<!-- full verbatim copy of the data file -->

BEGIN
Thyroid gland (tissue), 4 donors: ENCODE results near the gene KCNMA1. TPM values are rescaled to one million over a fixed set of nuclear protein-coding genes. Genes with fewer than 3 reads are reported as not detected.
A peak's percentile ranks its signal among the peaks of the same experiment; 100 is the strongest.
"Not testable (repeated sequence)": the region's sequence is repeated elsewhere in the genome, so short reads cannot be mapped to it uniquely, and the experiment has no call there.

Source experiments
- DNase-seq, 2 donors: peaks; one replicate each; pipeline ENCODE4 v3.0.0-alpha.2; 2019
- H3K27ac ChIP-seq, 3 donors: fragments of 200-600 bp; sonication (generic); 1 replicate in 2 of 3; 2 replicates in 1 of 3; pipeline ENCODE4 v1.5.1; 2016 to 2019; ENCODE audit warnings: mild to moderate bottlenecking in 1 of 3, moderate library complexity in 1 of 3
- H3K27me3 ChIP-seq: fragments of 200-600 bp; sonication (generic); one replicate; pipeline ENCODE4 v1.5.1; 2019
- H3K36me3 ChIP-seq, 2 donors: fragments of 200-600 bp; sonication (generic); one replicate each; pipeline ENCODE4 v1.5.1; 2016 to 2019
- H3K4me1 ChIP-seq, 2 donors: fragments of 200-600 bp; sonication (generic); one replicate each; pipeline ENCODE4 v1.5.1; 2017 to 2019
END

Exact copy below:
Thyroid gland (tissue), 4 donors: ENCODE results near the gene KCNMA1. TPM values are rescaled to one million over a fixed set of nuclear protein-coding genes. Genes with fewer than 3 reads are reported as not detected.
A peak's percentile ranks its signal among the peaks of the same experiment; 100 is the strongest.
"Not testable (repeated sequence)": the region's sequence is repeated elsewhere in the genome, so short reads cannot be mapped to it uniquely, and the experiment has no call there.

Source experiments
- DNase-seq, 2 donors: peaks; one replicate each; pipeline ENCODE4 v3.0.0-alpha.2; 2019
- H3K27ac ChIP-seq, 3 donors: fragments of 200-600 bp; sonication (generic); 1 replicate in 2 of 3; 2 replicates in 1 of 3; pipeline ENCODE4 v1.5.1; 2016 to 2019; ENCODE audit warnings: mild to moderate bottlenecking in 1 of 3, moderate library complexity in 1 of 3
- H3K27me3 ChIP-seq: fragments of 200-600 bp; sonication (generic); one replicate; pipeline ENCODE4 v1.5.1; 2019
- H3K36me3 ChIP-seq, 2 donors: fragments of 200-600 bp; sonication (generic); one replicate each; pipeline ENCODE4 v1.5.1; 2016 to 2019
- H3K4me1 ChIP-seq, 2 donors: fragments of 200-600 bp; sonication (generic); one replicate each; pipeline ENCODE4 v1.5.1; 2017 to 2019